How long does it take before an epidural starts to work? There's a really wide variation of timing here --...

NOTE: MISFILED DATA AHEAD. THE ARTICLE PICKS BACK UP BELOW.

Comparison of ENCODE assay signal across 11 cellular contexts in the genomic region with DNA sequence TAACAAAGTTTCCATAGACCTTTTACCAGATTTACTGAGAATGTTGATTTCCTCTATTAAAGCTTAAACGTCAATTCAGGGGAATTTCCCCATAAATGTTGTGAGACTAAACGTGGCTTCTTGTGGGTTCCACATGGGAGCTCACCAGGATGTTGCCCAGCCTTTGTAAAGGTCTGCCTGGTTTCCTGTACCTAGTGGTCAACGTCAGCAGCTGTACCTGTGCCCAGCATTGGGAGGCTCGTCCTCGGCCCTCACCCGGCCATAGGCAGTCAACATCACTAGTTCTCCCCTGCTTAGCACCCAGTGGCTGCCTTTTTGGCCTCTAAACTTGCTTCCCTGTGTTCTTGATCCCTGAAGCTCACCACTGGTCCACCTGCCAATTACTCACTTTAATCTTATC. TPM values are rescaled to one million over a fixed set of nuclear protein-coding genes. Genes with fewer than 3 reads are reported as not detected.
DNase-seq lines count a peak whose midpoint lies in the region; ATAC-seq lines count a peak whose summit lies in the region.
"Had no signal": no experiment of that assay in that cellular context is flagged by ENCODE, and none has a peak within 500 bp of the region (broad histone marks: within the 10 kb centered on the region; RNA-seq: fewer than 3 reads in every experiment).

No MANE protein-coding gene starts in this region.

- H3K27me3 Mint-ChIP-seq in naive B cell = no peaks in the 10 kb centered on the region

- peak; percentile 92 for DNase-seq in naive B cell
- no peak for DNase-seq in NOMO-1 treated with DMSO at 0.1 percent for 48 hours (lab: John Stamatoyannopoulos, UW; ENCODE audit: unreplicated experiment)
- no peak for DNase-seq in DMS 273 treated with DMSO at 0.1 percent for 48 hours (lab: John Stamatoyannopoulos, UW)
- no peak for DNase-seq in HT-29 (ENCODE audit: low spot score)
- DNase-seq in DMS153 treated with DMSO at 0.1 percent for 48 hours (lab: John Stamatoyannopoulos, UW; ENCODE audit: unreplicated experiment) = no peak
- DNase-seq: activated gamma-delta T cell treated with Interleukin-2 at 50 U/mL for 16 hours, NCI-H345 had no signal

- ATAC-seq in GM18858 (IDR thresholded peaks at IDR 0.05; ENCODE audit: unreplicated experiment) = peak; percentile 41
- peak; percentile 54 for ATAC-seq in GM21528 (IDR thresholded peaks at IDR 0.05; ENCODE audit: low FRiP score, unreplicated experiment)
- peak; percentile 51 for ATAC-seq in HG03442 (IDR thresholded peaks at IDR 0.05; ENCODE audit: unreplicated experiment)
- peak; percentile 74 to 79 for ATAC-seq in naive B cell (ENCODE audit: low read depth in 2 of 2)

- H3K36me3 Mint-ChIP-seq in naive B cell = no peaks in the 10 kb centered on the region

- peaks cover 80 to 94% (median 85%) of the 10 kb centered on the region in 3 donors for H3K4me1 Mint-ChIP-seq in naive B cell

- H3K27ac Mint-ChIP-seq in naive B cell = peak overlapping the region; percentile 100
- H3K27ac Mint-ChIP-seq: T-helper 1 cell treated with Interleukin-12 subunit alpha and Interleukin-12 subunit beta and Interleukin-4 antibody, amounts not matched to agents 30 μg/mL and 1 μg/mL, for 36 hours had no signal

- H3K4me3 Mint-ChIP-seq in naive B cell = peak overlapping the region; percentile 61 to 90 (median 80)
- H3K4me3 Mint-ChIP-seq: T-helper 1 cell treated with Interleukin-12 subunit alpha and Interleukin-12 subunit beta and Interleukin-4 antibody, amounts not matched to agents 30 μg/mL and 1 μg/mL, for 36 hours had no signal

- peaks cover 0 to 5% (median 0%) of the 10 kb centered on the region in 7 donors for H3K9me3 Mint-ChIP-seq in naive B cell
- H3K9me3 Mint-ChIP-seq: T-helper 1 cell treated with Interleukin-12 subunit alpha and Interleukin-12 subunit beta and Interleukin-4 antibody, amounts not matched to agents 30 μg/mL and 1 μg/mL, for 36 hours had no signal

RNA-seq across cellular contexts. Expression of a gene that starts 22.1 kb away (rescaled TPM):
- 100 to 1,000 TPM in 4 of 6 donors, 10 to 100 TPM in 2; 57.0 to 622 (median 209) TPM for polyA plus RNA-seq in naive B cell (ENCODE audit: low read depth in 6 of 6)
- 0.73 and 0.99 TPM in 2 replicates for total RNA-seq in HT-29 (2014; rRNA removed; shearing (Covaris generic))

How long does it take before an epidural starts to work? There's a really wide variation of timing here -- it all depends on the specific combination of your hospital's schedule, your anesthesiologist's availability, and your own reaction to the medication. In general, expect to wait about... epidural-spinal-anesthesia.jpg1) 10-60 minutes: The amount of time it takes the anesthesiologist to get to your room. 2) 10-30 minutes: How long it takes to have the epidural administered. 3) 10-30 minutes: How long until you should feel the effect of the epidural. Another factor to take into account: In order to not slow down or stall your labor, you can usually only get an epidural when your cervix is dilated to at least 4 to 5cm -- and after you've reached full dilation (10cm), it's too late. While epidurals are there to cut down on the pain, they're not exactly fun to get. To start, the anesthesiologist will wash your back with a sterile solution, which feels cold, and give you a small local anesthetic before the big needle is used. Then you have to hunch over to open the spaces between your vertebrae -- and that's a position that can be really tough to maintain through the contractions. But maintain it you must, as you need to be perfectly still while the doctor is placing the needle and the catheter near the spinal cord. To add insult to injury, if you haven't finished all your hospital paperwork ahead of time, you may be required to sign a consent form before the procedure can begin. (Yeah, try reading the fine print while you struggle through a contraction. Lesson: Make sure all your paperwork is complete no later than week 34!) While epidurals work well for most women (there's a reason people name their kid after the anesthesiologist!) this method of labor pain relief can also be imperfect. For instance, sometimes the medication only affects one side of the body (at least initially). One of the most common complaints is that you have to stay in bed -- no more walking around, trips to the bathroom or other things (like maybe cartwheels or forming a conga line with the tens of people who seem to be in your room) to get labor moving along more quickly. Also, you will almost always be given pitocin, usually via IV (the "pit drip") after an epidural to help force your labor into a higher gear. Finally, don't take it for granted that your hospital always has someone on call to give you an epidural! Especially if you live in a somewhat rural area, it ain't necessarily so. Find out in advance if there are any limitations, and remember that your Ob/Gyn or the doctor on call typically cannot give you the epidural -- only an anesthesiologist or nurse-anesthetist is qualified to do it... even if, at that moment, you'd be happy for even the janitor to come in and stick a needle in your back. (Oh, we're just kidding. Everyone knows the cafeteria staff really has the lighter touch.) Here are some more articles that may interest you:

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